So, it seems that Dark Matter now takes up most of space. What does that mean? What exactly is Dark Matter and why did we miss it before? How will change astronomy?
Educate me on this please.
Educate me on this please.
The second part of your question is kinda the answer to the first; dark matter is matter out there that we can't see, or haven't seen yet. We know it's out there because the movement of the matter we can see shows the presence of gravitational attraction from invisible sources. For example, the movement of most gallaxies shows that they have far more mass than is accounted for by the matter we can see. Also, some stars are seen to be orbitting around some invisible partner.Originally posted by Raven
What exactly is Dark Matter and why did we miss it before?
No, although most proposed forms of exotic matter would be considered dark matter, dark matter is not confined to those types of matter which would be called "exotic". Exotic matter would be forms of matter that are very unusual. Dark matter includes such things as planets, asteroids, black holes, cold dark dwarf stars, intersteller dust and gas clouds, and anything else that we can't see just by looking through a tellescope.Originally posted by maximus
i don't mean to hijack, but is dark matter the same thing as exotic matter?
Originally posted by ray b
OK here is a weird thought
we have matter and anti-matter, could there be a third type of "neutral matter" that doesnot interact with eathor normal matter or anti-matter but is made of quarks also???
could this stuff also account for the normal matter bias we "see" in the univerce now.
is there a anti-matter neutron?
how is it's in it's interactions with normal matter?? ie does a anti-neutron distroy a normal neutron like a postron-electron will act???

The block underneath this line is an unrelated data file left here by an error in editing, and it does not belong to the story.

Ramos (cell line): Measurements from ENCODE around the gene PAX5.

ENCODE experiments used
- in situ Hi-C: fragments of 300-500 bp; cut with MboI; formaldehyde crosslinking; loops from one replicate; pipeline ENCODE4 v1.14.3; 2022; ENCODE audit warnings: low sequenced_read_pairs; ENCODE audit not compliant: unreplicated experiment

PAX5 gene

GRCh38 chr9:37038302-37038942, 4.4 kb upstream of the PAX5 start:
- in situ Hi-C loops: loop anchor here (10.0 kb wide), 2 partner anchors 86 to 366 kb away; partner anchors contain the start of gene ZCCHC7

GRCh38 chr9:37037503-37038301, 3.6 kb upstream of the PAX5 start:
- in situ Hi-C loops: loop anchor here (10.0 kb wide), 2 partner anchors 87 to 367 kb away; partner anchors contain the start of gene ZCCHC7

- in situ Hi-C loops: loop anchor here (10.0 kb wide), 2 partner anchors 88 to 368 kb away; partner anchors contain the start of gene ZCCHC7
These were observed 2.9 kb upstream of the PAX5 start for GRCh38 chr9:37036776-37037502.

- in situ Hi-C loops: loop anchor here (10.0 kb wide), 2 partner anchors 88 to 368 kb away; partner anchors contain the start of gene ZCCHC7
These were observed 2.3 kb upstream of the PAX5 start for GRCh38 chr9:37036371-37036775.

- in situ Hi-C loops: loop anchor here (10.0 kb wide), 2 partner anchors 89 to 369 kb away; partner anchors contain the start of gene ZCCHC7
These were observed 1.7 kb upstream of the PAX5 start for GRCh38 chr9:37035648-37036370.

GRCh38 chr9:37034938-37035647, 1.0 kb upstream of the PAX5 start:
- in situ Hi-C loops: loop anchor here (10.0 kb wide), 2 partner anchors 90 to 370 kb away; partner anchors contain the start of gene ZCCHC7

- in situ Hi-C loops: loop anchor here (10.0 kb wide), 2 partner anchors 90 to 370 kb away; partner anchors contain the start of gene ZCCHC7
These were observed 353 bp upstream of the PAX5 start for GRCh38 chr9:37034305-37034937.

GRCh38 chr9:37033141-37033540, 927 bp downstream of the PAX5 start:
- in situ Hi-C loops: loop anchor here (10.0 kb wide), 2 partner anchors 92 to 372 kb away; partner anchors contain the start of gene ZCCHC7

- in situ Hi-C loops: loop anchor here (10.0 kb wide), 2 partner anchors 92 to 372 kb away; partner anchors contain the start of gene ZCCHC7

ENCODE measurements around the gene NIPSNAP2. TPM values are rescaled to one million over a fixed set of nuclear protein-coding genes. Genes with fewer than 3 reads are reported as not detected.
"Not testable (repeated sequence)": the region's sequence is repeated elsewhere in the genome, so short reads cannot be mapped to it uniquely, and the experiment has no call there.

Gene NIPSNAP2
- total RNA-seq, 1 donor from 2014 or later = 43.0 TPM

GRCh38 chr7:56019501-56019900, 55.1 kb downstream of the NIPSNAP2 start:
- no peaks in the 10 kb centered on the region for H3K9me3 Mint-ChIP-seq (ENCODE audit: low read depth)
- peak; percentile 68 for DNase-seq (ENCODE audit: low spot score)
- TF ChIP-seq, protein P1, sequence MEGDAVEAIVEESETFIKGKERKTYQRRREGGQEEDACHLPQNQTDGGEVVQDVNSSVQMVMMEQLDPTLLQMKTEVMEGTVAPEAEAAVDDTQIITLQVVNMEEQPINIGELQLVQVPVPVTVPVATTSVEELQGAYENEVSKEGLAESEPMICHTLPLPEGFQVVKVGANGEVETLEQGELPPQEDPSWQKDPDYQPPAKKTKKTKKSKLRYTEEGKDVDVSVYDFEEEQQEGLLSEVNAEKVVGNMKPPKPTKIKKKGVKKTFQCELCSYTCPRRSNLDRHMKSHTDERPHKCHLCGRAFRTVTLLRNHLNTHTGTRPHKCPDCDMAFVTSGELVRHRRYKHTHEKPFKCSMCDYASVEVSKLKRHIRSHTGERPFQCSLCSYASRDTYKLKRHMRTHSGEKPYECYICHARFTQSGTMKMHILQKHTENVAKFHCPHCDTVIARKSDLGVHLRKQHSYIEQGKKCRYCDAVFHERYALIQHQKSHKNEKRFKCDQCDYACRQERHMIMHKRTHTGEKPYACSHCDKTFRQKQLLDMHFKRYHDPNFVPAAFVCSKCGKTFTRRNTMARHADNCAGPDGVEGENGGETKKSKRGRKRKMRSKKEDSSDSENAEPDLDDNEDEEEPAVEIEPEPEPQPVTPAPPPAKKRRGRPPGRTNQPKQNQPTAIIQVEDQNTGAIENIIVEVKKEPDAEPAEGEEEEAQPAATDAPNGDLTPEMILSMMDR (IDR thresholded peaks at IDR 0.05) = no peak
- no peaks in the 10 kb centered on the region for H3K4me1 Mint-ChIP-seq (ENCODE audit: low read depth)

Although free neutrons have been observed, they probably don't exist in significant amounts in nature, because they only have a life of about 15 minutes on average. At least, I think it's about 15 minutes; it's really short, any rate.
btw are there free neutrons???
or can we even detect a free neutron??
how are they accounted for????
could there be massive amounts of free neutrons???
Yes, antimatter has been observed in the lab. One scientific use for it is being applied by researchers at CERN. Last September, they created a batch of anti-hydrogen (one positron orbiting one antiproton). This is a relatively stable form of antimatter that can be observed over time and studied. If these atoms behave as predicted, it will be a strong confirmation of the Standard Model.Originally posted by Raven
Call me ignorant (because I am or I wouldn't be asking this question), but what kind of proof do we have that anti-matter exist or is it just theory at this stage? If it does exist, what type of use can it be applied to in science?
is the fact that the large scale structures in the Universe don't fit our current model of gravity and matter. At the present time only one possible explaination has been proffered, that it concerns some sort of invisible matter. Other possibilites have simply not been considered.
This is not true. Milgrom has proposed a theory called MOND (modified Newtonian dynamics) which accounts for the galaxy motion problem without dark matter. It is somewhat ad hoc and difficult to test. It has been described in Scientific American tnis year.Other possibilites have simply not been considered.
I'll have to find that Sci Am article. Here's a good forum article with replies that I found.Originally posted by mathman
This is not true. Milgrom has proposed a theory called MOND (modified Newtonian dynamics) which accounts for the galaxy motion problem without dark matter. It is somewhat ad hoc and difficult to test. It has been described in Scientific American tnis year.